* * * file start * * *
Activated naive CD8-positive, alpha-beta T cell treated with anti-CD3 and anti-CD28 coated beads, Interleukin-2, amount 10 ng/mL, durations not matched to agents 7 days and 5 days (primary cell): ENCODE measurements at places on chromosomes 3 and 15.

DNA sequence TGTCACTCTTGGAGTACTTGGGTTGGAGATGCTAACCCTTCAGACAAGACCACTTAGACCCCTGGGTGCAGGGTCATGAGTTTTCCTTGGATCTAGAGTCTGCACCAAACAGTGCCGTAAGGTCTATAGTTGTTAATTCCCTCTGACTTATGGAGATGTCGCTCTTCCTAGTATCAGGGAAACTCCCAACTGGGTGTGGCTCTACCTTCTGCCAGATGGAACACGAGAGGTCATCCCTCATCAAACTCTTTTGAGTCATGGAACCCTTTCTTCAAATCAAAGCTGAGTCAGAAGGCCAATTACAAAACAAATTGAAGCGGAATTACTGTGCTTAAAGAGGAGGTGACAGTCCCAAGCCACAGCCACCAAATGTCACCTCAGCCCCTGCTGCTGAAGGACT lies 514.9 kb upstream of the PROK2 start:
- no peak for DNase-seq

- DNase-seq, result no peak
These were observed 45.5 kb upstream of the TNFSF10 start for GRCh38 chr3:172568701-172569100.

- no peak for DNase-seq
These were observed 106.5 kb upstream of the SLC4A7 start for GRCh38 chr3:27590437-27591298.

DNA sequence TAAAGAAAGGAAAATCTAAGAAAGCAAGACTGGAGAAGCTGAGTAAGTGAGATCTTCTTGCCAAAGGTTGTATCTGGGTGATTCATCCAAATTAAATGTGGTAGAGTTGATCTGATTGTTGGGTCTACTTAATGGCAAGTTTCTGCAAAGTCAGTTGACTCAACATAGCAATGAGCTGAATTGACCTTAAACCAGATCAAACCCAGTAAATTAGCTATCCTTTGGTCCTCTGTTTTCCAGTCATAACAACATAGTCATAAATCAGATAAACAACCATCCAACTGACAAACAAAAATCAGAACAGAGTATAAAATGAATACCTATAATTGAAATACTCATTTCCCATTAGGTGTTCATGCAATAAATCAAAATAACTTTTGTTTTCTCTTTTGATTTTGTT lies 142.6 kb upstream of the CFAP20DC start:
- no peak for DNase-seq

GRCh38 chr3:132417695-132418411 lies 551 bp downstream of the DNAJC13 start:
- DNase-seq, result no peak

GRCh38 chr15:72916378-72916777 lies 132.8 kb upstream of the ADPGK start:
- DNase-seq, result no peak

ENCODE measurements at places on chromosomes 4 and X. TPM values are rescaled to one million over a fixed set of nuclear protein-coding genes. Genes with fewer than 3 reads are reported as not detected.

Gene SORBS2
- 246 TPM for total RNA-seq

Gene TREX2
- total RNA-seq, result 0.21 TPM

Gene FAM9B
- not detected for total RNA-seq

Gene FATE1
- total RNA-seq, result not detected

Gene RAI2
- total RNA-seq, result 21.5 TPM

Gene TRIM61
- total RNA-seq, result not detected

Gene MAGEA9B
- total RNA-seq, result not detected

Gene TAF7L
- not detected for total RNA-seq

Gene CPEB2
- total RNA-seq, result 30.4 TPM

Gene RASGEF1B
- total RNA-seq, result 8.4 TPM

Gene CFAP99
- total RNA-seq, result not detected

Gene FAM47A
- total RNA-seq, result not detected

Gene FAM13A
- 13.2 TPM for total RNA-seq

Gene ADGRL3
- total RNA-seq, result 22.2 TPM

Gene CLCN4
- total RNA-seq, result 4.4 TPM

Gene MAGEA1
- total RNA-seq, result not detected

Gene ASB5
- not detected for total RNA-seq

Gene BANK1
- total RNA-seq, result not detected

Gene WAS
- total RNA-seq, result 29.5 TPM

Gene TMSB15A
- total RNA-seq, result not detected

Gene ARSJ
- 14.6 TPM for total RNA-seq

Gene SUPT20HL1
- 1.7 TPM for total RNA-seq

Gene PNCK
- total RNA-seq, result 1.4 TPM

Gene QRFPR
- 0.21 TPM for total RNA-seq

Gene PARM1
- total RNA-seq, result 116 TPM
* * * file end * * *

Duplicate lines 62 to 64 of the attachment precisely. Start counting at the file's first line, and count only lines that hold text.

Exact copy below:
- 0.21 TPM for total RNA-seq

Gene PARM1
- total RNA-seq, result 116 TPM